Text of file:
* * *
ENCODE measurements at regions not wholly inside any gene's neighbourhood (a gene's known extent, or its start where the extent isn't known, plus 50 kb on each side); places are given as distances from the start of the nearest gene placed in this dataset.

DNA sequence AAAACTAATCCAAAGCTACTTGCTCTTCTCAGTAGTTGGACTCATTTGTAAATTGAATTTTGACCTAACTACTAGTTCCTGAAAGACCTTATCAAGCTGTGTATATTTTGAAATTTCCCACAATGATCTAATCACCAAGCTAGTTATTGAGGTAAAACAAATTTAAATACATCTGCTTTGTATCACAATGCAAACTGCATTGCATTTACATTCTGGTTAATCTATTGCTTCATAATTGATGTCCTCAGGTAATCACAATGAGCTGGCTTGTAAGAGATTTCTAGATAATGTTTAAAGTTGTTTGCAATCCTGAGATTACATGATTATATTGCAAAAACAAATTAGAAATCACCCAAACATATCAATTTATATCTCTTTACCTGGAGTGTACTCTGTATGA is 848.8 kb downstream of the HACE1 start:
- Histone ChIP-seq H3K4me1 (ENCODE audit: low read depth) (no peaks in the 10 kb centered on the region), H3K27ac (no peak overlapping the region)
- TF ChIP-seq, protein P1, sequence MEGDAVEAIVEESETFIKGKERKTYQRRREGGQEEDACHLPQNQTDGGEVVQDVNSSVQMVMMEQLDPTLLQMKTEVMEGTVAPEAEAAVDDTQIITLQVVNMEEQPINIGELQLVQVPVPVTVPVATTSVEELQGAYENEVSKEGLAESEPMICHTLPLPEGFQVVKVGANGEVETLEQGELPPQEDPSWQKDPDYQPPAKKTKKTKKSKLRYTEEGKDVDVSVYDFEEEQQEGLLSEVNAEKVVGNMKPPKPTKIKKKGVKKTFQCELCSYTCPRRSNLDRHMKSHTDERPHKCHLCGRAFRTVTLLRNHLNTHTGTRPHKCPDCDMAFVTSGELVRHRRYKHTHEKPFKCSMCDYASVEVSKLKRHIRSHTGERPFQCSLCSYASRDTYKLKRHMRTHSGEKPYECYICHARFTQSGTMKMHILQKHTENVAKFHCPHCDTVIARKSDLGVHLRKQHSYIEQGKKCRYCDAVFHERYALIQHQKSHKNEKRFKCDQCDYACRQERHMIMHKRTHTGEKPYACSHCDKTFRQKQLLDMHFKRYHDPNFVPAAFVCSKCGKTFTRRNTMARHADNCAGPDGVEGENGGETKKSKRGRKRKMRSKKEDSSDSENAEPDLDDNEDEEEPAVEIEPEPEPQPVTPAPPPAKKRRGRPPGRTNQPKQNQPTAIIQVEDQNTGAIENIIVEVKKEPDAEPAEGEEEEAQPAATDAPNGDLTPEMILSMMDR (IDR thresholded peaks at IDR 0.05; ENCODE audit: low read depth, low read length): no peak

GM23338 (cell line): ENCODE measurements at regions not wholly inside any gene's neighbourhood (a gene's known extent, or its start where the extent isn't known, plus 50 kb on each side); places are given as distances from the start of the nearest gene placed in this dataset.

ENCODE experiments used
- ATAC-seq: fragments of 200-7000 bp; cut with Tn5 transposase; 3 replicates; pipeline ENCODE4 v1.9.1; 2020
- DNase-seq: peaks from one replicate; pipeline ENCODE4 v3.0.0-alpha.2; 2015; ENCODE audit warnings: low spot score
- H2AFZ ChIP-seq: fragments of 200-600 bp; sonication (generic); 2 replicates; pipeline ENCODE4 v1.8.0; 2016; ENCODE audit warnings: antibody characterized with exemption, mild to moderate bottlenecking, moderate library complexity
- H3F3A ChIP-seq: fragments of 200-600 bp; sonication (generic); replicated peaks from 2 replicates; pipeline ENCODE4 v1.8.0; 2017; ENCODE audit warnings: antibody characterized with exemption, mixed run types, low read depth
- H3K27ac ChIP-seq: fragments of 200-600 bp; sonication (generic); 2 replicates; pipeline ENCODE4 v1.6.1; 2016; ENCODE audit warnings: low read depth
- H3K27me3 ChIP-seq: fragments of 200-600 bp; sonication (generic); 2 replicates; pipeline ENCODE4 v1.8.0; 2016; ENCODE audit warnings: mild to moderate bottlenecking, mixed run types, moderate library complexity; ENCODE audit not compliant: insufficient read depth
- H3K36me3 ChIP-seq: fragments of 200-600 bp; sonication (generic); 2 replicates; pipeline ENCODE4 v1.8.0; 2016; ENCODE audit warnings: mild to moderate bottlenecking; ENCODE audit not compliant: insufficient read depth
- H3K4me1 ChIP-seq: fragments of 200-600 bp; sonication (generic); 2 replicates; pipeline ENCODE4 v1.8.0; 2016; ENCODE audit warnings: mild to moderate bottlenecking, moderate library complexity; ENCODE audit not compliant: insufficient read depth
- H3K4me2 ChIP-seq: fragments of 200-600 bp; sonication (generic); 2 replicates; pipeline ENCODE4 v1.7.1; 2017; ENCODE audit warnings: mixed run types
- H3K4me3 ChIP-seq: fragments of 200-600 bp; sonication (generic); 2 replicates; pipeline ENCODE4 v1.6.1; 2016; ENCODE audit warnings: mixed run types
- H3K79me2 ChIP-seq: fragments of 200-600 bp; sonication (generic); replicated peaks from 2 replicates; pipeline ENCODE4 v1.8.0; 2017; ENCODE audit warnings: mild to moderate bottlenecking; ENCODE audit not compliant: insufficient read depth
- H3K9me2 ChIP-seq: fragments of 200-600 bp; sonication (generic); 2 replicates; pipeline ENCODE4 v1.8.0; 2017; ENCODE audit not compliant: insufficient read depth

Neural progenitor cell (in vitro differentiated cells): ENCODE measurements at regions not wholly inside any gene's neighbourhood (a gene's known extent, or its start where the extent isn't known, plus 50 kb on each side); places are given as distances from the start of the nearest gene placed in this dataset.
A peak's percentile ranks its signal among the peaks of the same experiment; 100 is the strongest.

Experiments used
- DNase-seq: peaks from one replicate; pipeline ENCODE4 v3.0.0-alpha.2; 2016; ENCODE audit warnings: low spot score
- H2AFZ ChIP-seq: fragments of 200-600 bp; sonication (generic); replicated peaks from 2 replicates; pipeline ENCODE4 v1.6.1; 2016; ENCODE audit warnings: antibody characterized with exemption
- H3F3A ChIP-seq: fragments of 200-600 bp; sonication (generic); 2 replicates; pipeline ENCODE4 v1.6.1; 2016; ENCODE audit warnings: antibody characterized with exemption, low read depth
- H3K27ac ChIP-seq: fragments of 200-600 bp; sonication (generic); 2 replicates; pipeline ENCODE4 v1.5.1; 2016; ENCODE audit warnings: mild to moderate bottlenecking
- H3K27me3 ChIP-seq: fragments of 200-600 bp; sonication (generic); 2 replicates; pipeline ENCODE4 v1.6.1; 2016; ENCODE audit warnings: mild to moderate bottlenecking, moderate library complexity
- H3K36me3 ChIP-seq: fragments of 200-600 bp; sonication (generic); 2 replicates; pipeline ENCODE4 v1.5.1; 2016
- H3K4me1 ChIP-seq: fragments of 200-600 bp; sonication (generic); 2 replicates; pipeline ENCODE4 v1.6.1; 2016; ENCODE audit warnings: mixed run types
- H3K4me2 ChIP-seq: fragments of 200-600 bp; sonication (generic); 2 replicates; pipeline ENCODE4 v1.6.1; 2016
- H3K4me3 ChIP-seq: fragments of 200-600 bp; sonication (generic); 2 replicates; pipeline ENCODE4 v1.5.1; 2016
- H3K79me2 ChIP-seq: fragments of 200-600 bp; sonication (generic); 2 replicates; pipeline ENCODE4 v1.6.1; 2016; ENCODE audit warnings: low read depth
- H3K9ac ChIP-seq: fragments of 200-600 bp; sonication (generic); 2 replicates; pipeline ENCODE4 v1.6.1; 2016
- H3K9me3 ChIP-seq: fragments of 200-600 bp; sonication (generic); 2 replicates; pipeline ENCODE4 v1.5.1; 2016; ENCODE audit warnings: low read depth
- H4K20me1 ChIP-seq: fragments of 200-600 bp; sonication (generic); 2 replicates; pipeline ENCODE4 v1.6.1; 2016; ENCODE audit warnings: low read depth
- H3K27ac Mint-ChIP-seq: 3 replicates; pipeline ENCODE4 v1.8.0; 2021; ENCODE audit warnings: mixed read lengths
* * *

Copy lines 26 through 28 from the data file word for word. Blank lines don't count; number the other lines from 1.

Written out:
- H3K27me3 ChIP-seq: fragments of 200-600 bp; sonication (generic); 2 replicates; pipeline ENCODE4 v1.6.1; 2016; ENCODE audit warnings: mild to moderate bottlenecking, moderate library complexity
- H3K36me3 ChIP-seq: fragments of 200-600 bp; sonication (generic); 2 replicates; pipeline ENCODE4 v1.5.1; 2016
- H3K4me1 ChIP-seq: fragments of 200-600 bp; sonication (generic); 2 replicates; pipeline ENCODE4 v1.6.1; 2016; ENCODE audit warnings: mixed run types